The coolest cache I’ve ever seen
Today, I stumbled upon the coolest geocache I’ve seen so far. I realize that there might be even more challenging or intricate caches out there, but I don’t think I’ll happen to find one anytime soon. For me at least, the experience was amazing enough that I decided to write a blog post about it. I’ve added lots of pictures, so bear with me. In order to not spoil the cache for potential finders, I will not mention its name or location. The chances of someone who’s looking for this particular cache actually stumbling upon this blog post must be infinitesimal. Here goes!
I had decided to go out and try to find a few caches. One of them seemed to lay in a green area close to a residential block, and was called something along the lines of “water metering station”. The first challenge I met was figuring out how to even get close to the area. Whichever way I drove, it seemed there was either a cul-de-sac or the road continued in a bike path. I eventually had to drive a looong way around the entire area, to get close.
Now I needed to find parking. This was almost as challenging, with most people parked in what seemed to be private spaces and no signs to be seen. When I finally noticed the P sign in the corner of my eye, I was so relieved I braked to turn immediately, not realizing there was a car behind me. There was quite a distance between us, but still. I apologize for braking like an asshole. I had to continue on, then turn around and come back, but I managed to find a free parking space.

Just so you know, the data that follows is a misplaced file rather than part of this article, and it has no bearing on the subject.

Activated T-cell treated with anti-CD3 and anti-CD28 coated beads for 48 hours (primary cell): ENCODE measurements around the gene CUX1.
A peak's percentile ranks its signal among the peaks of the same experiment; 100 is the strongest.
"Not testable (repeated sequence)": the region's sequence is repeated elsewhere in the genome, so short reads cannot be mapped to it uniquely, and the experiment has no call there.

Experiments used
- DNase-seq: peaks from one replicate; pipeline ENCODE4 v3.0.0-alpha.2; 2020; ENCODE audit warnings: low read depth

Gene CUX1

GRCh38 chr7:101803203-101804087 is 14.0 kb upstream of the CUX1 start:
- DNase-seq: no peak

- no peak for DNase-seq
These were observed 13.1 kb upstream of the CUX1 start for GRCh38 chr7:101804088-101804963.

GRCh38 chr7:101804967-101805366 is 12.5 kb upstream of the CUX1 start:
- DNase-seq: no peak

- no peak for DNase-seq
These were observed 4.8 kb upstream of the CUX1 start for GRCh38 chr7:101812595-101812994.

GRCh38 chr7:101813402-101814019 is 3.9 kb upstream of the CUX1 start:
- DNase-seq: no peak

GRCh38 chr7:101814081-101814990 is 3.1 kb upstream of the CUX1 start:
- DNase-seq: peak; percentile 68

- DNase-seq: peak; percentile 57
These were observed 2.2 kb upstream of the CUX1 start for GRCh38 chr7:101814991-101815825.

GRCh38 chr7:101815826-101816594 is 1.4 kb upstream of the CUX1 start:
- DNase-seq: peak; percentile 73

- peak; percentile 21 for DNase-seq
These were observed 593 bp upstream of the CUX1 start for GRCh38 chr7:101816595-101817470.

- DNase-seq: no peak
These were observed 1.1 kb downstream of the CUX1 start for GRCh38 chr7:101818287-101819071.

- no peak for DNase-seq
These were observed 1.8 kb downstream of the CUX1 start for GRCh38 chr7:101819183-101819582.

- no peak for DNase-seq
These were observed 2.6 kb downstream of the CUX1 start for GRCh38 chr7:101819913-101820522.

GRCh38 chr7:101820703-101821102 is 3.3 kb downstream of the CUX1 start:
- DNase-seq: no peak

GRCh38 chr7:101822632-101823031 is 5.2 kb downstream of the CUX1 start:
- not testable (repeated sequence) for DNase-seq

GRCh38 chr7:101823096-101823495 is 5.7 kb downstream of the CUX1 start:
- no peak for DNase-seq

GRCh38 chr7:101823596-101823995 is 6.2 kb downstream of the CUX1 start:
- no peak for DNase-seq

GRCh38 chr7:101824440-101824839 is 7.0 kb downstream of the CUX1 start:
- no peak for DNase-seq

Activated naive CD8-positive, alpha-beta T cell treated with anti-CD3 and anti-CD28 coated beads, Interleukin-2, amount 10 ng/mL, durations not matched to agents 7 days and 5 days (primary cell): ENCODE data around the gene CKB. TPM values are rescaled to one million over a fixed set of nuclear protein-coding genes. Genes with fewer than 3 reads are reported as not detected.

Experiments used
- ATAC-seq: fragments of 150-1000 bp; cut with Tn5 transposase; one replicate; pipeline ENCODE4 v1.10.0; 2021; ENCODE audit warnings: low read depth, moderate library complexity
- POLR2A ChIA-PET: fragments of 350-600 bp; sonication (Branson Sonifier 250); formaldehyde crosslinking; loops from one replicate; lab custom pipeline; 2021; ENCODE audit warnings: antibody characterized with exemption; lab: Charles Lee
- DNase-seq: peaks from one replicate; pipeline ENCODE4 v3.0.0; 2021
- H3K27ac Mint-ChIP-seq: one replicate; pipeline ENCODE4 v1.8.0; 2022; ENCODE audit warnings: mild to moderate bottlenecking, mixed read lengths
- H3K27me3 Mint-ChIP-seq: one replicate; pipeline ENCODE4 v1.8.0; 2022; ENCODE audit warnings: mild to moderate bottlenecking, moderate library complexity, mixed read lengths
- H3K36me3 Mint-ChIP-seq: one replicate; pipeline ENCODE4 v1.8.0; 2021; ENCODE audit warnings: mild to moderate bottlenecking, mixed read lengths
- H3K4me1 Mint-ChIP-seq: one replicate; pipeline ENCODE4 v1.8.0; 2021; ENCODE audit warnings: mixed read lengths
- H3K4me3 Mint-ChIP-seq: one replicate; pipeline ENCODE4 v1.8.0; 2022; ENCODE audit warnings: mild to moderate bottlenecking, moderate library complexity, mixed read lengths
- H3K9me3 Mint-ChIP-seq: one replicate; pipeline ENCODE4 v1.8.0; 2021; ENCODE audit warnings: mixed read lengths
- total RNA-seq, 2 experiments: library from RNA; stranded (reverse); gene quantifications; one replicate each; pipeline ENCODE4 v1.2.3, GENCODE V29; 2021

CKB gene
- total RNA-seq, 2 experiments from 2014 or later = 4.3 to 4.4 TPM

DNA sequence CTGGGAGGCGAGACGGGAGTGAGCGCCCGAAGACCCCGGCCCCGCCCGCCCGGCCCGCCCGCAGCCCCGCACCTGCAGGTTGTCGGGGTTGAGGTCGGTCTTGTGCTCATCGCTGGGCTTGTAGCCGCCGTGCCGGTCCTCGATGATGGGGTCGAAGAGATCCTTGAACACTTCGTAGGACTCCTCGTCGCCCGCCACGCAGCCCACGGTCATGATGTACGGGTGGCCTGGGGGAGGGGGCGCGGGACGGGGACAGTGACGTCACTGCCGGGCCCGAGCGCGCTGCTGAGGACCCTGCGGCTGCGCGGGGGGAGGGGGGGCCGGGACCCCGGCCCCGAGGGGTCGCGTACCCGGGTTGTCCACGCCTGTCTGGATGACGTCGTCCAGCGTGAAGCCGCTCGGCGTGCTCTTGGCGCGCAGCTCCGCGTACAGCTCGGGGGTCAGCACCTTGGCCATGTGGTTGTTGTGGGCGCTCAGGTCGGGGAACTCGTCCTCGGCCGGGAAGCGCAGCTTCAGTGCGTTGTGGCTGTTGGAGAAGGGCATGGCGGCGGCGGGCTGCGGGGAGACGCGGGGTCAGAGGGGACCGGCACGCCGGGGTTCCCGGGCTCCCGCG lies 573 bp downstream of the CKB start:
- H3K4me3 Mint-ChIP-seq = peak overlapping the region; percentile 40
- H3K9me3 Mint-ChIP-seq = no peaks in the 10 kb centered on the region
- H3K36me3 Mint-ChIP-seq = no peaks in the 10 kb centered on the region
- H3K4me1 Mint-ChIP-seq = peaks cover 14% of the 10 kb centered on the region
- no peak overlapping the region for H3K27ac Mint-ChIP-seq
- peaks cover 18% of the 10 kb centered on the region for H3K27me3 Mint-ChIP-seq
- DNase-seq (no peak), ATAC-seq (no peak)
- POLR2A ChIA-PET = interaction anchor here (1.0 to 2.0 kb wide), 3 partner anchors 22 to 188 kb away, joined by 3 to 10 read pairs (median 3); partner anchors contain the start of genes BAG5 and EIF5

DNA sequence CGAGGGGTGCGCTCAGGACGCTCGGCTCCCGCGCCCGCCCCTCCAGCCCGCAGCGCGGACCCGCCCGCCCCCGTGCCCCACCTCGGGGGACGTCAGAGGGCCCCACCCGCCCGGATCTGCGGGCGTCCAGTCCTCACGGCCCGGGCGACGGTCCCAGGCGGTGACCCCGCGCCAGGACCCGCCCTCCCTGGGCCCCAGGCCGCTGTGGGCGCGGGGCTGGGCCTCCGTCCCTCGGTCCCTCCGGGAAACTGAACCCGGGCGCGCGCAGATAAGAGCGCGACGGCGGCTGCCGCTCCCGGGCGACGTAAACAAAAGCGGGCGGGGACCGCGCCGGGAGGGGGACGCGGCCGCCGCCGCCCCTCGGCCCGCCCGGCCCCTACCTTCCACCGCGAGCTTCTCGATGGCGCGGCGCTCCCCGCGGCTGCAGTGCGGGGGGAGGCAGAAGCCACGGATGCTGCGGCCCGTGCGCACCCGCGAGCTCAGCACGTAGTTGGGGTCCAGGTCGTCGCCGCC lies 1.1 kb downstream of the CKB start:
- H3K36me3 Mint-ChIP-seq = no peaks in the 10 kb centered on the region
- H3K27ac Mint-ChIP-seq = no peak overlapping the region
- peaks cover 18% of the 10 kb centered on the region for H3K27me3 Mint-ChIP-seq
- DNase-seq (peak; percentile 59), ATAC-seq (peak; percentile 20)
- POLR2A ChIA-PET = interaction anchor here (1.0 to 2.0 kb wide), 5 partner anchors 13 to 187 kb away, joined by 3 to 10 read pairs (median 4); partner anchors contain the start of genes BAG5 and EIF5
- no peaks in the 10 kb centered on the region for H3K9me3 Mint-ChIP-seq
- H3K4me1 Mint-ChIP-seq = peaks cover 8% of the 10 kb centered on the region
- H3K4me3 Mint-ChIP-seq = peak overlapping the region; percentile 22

The road toward the cache was a regular paved bike path, with lawns and houses on one side, bushes on the other. I noticed the entire right side was fenced off. “Oh great”, I thought, “another cache where I’ve entered from the wrong direction.” I thought I’d most definitely have to go on a long detour again, in order to reach the other side. It turns out I didn’t.
When I got closer, I noticed the fence starting to go off into the bushes, so I thought maybe the cache was outside the fence anyway. The grass looked sufficiently trampled to be a geopath, so I figured I was probably on the right track.
I reached as far as the fence, and realized I was wrong — the cache had to be several meters away still. Over the top of the fence and through the foliage, I could see a small brook. I realized with a sense of adventure and excitement that I might have to cross it.
A short distance away stood a tree that seemed almost to have been made for using to hop the fence.
So I did!
The stream wasn’t flowing very rapidly, and it was a summery 23°C (73°F) so I thought if I didn’t make it across without taking a plunge, I wouldn’t mind very much. I tucked my phone (which I used for navigation) into my satchel so it wouldn’t fall into the water. I’m usually quite clumsy, so it’s something that might very well have happened.
I found a place with a few rocks, tore off a wading stick from a dead branch on the ground and made my way across. My sandals were about to slip off my feet a few times, but I kept dry and on the rocks. Embedded into the concrete wall was a thick metal rod. It supported my weight with ease, and I scaled the wall on the other side.
Once again I pulled out my phone and started toward the cache. On my way I noticed an orange fuel can tossed to the side. I didn’t think much of it and walked on.
In the middle of the path was a pole. I didn’t even notice it and kept walking, until I realized I had passed the geocache and had to turn around. That’s when I noticed a strange contraption sitting on top of the pole.